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@DA01 The first step is admitting you have a problem (submitted from tab number 375). –  Franchesca Jul 18 at 20:50

Tabs that user opens beyond 5 or 6 tabs are in most cases for a quick view. They had no intention to browse those tabs deeper, after they view what made them to view that.In some cases they keep those tabs open, if they find something interesting.


Multiple tabs linked from same website

Imagine you are viewing a portfolio website, while there are multiple boxes of pictures, when user clicks on 1 picture, it opens, to view another image, user need to go back and click another image. This takes extra time. So, user opens each image in new tab, and view the first; while others are loading.

Another case of such event, will be search engine . You get multiple results for a keyword search. Since user are not sure, which link will give you the information you are looking for, they open multiple links in separated tabs.


Multiple tabs of different websites.

In this case, user are not actually working on each tabs. But they keep those tabs open, to compare data or gather a collective data. For example: If user are browsing an eCommerce site, they may likely compare the price with another website.

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Why People Do this?

I guess pretty much the same answer given by the other readers. We all have been doing this but the question is that what we learn from this behaviour and how to overcome that?

Learning

I believe my biggest learning is I actually close the tab (accidentally) which I needed the most. Reason can be

  • Titles of the tabs are not visible.

  • We have hundreds of tabs open so its hard to find those tabs

Solution

The Collapse Button

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The collapse button

The collapse button will collapse all the open tabs with the group of websites. Multiple tabs of single website will be grouped in one group. Like below

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It makes the tab visibility and re-brows-ability super quick and easy.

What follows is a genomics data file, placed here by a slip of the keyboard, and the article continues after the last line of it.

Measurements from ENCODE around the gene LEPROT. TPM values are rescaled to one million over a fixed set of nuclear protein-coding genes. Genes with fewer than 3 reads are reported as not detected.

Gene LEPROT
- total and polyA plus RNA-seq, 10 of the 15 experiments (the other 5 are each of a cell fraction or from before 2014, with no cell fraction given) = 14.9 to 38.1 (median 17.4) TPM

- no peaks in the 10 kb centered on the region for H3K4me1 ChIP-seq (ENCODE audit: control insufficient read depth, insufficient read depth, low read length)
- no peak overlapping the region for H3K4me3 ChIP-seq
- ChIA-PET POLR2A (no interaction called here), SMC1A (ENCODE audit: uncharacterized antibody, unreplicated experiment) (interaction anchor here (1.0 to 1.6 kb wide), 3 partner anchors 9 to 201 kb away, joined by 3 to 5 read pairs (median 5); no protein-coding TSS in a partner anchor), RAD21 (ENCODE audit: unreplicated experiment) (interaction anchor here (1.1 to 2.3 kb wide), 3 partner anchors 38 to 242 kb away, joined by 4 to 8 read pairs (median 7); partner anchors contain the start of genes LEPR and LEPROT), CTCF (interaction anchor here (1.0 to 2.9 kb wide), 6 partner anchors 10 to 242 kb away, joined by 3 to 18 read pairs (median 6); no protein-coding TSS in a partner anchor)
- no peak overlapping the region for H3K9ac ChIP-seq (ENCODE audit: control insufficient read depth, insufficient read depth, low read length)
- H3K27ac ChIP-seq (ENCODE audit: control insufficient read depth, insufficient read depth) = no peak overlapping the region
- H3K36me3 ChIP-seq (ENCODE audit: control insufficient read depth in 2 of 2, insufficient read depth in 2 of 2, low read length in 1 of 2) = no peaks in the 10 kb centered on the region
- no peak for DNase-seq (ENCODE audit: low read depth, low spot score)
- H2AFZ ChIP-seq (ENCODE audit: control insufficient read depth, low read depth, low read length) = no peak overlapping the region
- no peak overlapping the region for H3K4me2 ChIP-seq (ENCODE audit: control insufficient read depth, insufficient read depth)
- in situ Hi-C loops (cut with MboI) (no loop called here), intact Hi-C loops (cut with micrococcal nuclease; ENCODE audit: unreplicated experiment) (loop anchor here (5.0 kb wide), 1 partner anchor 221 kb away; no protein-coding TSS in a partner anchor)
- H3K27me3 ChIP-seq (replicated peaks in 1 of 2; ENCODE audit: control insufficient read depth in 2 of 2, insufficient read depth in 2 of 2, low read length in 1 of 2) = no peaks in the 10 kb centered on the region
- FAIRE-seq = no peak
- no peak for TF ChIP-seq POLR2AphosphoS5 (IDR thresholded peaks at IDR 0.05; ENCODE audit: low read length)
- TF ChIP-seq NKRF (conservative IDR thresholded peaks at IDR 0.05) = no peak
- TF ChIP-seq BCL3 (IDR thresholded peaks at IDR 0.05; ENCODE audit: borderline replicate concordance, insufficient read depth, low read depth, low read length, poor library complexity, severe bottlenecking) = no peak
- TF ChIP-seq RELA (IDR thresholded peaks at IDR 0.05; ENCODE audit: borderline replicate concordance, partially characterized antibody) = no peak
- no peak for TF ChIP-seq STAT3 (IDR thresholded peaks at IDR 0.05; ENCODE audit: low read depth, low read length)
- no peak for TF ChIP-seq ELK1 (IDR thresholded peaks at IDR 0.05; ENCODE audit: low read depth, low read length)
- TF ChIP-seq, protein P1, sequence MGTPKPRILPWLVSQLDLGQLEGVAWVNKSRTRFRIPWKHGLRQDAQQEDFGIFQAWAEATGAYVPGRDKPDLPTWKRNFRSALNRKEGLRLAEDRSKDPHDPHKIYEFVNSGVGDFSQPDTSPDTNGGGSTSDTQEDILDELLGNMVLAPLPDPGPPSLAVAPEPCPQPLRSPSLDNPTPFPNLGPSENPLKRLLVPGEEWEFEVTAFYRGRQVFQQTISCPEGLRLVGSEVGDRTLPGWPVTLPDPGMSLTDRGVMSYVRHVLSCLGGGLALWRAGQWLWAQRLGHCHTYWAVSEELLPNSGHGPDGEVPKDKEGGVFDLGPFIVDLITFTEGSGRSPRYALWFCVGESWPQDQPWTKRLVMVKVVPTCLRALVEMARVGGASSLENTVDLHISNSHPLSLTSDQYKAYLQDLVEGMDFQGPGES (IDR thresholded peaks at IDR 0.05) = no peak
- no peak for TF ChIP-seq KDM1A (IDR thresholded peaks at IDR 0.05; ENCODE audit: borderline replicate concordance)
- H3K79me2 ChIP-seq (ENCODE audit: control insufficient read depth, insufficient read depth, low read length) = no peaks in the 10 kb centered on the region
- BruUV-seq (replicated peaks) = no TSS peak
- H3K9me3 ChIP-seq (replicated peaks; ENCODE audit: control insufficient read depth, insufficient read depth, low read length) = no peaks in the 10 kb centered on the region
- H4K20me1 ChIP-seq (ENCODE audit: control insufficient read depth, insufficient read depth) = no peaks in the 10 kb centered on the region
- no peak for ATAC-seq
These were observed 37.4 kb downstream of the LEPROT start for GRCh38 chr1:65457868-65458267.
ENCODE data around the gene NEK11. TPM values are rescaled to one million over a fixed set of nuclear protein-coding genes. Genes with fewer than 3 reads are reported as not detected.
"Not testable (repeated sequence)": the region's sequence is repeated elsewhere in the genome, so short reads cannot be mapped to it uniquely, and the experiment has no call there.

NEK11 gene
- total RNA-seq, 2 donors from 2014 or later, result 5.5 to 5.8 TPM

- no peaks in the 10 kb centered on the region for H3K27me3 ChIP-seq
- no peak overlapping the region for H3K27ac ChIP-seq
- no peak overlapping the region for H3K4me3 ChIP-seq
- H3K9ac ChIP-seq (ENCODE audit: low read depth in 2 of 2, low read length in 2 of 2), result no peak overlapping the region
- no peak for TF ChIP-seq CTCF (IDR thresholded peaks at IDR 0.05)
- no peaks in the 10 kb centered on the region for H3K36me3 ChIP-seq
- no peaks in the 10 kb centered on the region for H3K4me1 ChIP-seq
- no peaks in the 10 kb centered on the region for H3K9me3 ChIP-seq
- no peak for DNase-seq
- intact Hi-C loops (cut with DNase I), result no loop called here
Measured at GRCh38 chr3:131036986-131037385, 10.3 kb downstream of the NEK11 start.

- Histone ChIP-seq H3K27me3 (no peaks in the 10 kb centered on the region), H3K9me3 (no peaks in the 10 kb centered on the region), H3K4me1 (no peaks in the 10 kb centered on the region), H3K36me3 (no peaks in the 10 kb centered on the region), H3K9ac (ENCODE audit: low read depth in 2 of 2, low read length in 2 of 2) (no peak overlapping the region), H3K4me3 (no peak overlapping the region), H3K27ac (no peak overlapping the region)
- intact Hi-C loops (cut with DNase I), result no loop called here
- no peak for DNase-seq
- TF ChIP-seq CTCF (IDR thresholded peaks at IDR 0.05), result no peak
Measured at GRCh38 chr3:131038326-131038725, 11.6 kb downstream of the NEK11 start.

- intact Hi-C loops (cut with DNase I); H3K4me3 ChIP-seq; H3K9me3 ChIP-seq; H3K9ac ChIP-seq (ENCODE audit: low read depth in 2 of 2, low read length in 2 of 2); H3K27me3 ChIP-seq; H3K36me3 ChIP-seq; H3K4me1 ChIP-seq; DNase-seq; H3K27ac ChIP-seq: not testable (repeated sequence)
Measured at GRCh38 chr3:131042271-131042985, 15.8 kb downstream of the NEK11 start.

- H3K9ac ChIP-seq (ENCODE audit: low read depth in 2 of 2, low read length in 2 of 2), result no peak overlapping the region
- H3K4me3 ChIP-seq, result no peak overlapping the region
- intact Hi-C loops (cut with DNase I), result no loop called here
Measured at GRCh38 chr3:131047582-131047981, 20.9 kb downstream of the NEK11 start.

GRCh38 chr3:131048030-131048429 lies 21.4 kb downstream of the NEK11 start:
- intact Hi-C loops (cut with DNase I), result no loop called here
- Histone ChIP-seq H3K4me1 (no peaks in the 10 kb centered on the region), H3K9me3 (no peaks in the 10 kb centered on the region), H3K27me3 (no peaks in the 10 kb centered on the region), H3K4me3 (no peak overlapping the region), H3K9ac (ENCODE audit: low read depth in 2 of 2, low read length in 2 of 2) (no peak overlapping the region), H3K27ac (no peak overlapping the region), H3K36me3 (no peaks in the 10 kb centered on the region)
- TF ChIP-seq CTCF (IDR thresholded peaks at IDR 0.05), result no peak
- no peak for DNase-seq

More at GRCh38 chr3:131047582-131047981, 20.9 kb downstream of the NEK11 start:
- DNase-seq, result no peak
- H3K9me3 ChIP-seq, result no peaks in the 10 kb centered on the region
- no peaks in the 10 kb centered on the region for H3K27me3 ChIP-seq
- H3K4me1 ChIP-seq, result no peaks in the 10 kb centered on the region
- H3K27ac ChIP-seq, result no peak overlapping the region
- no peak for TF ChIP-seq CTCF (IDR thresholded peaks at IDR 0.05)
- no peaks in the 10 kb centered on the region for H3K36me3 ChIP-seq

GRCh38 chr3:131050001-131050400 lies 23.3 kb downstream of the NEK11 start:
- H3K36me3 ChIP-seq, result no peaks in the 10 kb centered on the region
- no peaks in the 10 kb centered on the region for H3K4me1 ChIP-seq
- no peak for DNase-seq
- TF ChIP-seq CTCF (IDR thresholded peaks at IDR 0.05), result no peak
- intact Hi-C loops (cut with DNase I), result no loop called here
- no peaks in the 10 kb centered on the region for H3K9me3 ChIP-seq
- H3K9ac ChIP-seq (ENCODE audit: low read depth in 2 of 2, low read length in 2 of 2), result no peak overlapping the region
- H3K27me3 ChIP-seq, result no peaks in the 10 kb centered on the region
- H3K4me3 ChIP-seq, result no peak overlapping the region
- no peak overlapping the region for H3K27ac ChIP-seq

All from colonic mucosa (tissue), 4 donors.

The Search Button

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The search button will help the user to search within the open tabs. As soon as user start typing the search keyword the relevant tabs start getting filter out.

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P.S Excuse me for the ugly design.

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I'll add another to complement the other good answers: The Wikipedia/TV Tropes 'waterfall' effect: http://xkcd.com/214/

Particularly on wiki-format sites, many tabs accumulate as an effect of finding related articles the user fully intends to read later. The user sees something interesting but they don't want to go and read it right now - they want to finish reading what they're currently reading, and go read the linked page later... which will also likely contain dozens of fascinating links to follow up on. Before long, you'll find yourself (often at 4am on deadline day) with dozens of tabs.

There's also a "try-before-you-buy" mentality - opening in a new tab is safer than opening in the current tab, but with lower cost than opening a new window. What if the target site crashes the tab (most modern browsers will not allow a crashed page to crash the entire browser)? What if it's difficult to get back to the page I was on (such as a link that throws you through redirects before arriving at your target)? What if I don't want to use Back to get back to where I was at all (re-submitting data, etc)? What if I do go Back and the page I was on loses whatever I was doing?

It's just safer - and with little added cost - to open a new tab.